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rotary welding problems

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  • rotary welding problems

    I was assembling some parts for my tadpole today, and had a problem with some of the stubby helical welding nuggets. While using the rotary welder, I was breaking the heads off the nuggets. Of course, then the remains are a bitch to get out. (ok, so I was using a screwdriver and self tapping screws). I didn't run into this problem until I started into the slightly thicker sheet, then the stainliss screws just wouldn't take it. I didn't want to make the pilot holes any larger, so I tried a drop of cutting fluid on the screws. What a difference! Just the smallest droplet on the tip of the threads before inserting the nugget, er screw, and it would go in without any problem at all. Just thought I'd mention this as a reminder to anyone using self-tapping screws to assemble aluminum pieces.
    By the way, stainless helical nuggets aren't very strong, even though they look nice. It doesn't take much at all to break the heads off the little buggers.

    In my application, there will be glue of some type helping to hold the sheet pieces together. I think I will use supermend, since I have some and it's worked for me before. If anyone knows this is a bad idea, tell me now. I'll wait until I can get some modern aluminum bonding agent if that's going to be way superior. Where would I even get some. I'm in Canada, in an artsy fartsy town where there's lots of craft glue, but as far as structural adhesive for aluminum---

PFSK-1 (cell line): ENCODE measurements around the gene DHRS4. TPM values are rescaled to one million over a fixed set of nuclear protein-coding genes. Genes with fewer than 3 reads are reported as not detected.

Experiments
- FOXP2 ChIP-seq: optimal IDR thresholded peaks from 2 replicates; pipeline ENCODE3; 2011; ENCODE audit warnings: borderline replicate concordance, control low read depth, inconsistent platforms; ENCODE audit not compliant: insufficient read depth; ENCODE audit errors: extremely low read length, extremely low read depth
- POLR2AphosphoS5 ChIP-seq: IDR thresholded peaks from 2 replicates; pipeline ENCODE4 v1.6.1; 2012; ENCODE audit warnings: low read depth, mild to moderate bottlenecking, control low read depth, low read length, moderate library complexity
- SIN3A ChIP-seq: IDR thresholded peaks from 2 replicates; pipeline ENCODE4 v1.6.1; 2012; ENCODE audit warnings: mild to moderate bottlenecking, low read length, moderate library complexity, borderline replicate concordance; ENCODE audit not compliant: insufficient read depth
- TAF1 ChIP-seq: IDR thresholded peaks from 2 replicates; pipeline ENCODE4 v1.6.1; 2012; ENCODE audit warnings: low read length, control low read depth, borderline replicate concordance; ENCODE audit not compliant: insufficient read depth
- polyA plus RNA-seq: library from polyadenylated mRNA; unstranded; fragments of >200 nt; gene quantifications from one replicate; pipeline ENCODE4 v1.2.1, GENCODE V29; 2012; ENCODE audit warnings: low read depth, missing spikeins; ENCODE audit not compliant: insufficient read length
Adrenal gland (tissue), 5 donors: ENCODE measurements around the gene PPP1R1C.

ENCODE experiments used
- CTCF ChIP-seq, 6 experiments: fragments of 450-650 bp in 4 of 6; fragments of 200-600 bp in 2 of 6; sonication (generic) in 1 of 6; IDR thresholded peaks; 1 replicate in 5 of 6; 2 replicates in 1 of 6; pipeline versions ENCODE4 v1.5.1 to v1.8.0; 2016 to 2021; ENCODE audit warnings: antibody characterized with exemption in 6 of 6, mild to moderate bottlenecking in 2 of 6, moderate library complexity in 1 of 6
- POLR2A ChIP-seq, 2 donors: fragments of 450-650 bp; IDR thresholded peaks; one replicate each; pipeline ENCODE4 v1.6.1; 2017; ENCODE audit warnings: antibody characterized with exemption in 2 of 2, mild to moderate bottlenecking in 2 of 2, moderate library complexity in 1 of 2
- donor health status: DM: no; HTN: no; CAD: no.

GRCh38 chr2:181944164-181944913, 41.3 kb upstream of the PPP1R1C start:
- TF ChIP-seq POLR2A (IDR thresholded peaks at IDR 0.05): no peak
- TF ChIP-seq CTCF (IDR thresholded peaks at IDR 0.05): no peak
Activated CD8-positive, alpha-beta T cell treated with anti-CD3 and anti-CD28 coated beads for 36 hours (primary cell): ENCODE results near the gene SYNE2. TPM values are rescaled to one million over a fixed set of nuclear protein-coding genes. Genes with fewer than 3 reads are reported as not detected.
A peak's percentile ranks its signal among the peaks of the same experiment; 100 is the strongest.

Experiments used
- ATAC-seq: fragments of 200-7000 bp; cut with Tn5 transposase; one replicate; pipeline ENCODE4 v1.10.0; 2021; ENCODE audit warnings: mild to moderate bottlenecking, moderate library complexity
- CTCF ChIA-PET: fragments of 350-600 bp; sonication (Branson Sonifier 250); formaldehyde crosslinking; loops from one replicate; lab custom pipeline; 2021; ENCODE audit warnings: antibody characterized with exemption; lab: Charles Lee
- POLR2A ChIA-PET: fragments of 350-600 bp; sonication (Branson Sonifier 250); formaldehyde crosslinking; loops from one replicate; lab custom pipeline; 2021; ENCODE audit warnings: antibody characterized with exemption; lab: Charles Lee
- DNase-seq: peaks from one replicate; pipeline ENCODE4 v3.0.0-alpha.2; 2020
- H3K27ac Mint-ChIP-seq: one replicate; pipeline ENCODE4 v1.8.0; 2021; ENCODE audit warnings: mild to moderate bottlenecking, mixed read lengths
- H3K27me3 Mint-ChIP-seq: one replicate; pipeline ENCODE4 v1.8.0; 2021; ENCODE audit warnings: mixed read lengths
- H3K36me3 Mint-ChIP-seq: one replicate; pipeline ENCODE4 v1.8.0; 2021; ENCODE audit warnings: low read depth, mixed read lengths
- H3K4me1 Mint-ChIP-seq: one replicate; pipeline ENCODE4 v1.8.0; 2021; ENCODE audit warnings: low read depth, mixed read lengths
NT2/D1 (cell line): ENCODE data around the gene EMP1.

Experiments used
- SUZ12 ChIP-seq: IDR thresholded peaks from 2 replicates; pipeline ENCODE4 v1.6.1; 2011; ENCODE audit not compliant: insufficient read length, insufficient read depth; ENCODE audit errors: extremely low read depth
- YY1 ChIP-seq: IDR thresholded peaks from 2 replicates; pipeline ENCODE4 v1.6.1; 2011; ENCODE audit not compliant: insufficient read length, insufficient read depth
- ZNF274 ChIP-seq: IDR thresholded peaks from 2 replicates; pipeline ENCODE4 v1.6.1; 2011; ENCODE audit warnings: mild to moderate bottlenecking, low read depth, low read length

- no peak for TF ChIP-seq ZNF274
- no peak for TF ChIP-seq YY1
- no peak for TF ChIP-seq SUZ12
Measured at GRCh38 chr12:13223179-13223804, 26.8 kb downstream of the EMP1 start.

I seldom do anything within the scope of logical reason and calculated cost/benefit, etc- I'm following my passion-

  • #2
    If you're in the Fort Erie area there is a helicopter company there that uses it. They bond and rivet. The guy told me the bonding agent they use was so good that the rivets were only used for customer confidence but very unnecessary!

    Good Luck.......
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    • #3
      Tadpole? this I gotta see.


      • #4
        Another week or so and I'll take some pics of it. Doesn't look like much right now, a bit like a rail dragster, though. Once I get the front end on, I'll take a pic or two.

        FYI, tadpole is the name of the three wheeled contraption that has two of the wheels up front, vs two in the rear, which is a delta. Human powered vehicle, mine will have electric assist.

        This project is a mostly aluminum structure, and will be adhesive bonded one way or another, and screwed together. No welds, though some areas are crying out for some welding to reduce the mass and complexity of some of the structures. I guess I'm overdue to learn how to weld, expecially al, as I work with that a lot. Nothing commercial, just stuff I've always wanted to make, and this tadpole has it's roots in my pre-teen days.

        Projects are always so time consuming, particularly when they're overengineered, which I'm famous for. Sigh.
        I seldom do anything within the scope of logical reason and calculated cost/benefit, etc- I'm following my passion-


        • #5

          Aluminum is the nicest metal to weld. Take a TIG class or find an expert aluminum welder to show you how. If you can stick weld & oxy-fuel weld, you can make the transition to TIG. It's no more difficult than steel, just different.

          Barry Milton
          Barry Milton


          • #6
            cool, I had a Typhoon 3 wheeler V/W front axle and a kaw 750 triple in the rear, Wow could that baby move, Kinda scary even at 23 years old.